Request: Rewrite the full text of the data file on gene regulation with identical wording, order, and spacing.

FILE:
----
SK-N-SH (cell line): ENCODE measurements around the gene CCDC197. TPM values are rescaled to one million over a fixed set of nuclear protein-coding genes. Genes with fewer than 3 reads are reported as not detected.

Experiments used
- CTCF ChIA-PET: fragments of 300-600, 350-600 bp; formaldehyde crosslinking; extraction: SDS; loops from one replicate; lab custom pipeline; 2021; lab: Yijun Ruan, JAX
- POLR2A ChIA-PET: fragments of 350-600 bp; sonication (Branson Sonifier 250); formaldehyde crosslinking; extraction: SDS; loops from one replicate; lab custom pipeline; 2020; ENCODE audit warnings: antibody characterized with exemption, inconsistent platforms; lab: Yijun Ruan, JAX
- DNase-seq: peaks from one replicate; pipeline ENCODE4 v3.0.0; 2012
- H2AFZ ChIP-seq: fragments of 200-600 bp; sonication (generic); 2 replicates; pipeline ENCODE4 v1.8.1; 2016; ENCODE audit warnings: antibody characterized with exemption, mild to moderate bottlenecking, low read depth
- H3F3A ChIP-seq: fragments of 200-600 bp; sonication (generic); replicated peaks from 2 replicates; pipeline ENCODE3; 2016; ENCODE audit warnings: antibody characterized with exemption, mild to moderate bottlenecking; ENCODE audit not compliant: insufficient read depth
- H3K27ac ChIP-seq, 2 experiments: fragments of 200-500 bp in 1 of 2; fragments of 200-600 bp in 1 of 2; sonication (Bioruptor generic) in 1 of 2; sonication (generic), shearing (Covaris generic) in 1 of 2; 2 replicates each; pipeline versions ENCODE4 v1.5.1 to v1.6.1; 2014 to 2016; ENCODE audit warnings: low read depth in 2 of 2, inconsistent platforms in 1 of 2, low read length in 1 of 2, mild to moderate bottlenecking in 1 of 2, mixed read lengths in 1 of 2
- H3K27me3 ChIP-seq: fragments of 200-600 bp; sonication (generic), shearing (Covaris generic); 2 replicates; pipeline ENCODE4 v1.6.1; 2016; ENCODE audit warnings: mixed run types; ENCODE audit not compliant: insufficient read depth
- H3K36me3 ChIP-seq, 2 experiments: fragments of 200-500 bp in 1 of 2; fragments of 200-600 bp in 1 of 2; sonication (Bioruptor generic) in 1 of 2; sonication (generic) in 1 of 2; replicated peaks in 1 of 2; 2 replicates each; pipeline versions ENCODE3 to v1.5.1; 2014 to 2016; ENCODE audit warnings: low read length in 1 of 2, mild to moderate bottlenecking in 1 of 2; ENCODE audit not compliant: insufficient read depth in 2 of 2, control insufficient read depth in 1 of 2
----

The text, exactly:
SK-N-SH (cell line): ENCODE measurements around the gene CCDC197. TPM values are rescaled to one million over a fixed set of nuclear protein-coding genes. Genes with fewer than 3 reads are reported as not detected.

Experiments used
- CTCF ChIA-PET: fragments of 300-600, 350-600 bp; formaldehyde crosslinking; extraction: SDS; loops from one replicate; lab custom pipeline; 2021; lab: Yijun Ruan, JAX
- POLR2A ChIA-PET: fragments of 350-600 bp; sonication (Branson Sonifier 250); formaldehyde crosslinking; extraction: SDS; loops from one replicate; lab custom pipeline; 2020; ENCODE audit warnings: antibody characterized with exemption, inconsistent platforms; lab: Yijun Ruan, JAX
- DNase-seq: peaks from one replicate; pipeline ENCODE4 v3.0.0; 2012
- H2AFZ ChIP-seq: fragments of 200-600 bp; sonication (generic); 2 replicates; pipeline ENCODE4 v1.8.1; 2016; ENCODE audit warnings: antibody characterized with exemption, mild to moderate bottlenecking, low read depth
- H3F3A ChIP-seq: fragments of 200-600 bp; sonication (generic); replicated peaks from 2 replicates; pipeline ENCODE3; 2016; ENCODE audit warnings: antibody characterized with exemption, mild to moderate bottlenecking; ENCODE audit not compliant: insufficient read depth
- H3K27ac ChIP-seq, 2 experiments: fragments of 200-500 bp in 1 of 2; fragments of 200-600 bp in 1 of 2; sonication (Bioruptor generic) in 1 of 2; sonication (generic), shearing (Covaris generic) in 1 of 2; 2 replicates each; pipeline versions ENCODE4 v1.5.1 to v1.6.1; 2014 to 2016; ENCODE audit warnings: low read depth in 2 of 2, inconsistent platforms in 1 of 2, low read length in 1 of 2, mild to moderate bottlenecking in 1 of 2, mixed read lengths in 1 of 2
- H3K27me3 ChIP-seq: fragments of 200-600 bp; sonication (generic), shearing (Covaris generic); 2 replicates; pipeline ENCODE4 v1.6.1; 2016; ENCODE audit warnings: mixed run types; ENCODE audit not compliant: insufficient read depth
- H3K36me3 ChIP-seq, 2 experiments: fragments of 200-500 bp in 1 of 2; fragments of 200-600 bp in 1 of 2; sonication (Bioruptor generic) in 1 of 2; sonication (generic) in 1 of 2; replicated peaks in 1 of 2; 2 replicates each; pipeline versions ENCODE3 to v1.5.1; 2014 to 2016; ENCODE audit warnings: low read length in 1 of 2, mild to moderate bottlenecking in 1 of 2; ENCODE audit not compliant: insufficient read depth in 2 of 2, control insufficient read depth in 1 of 2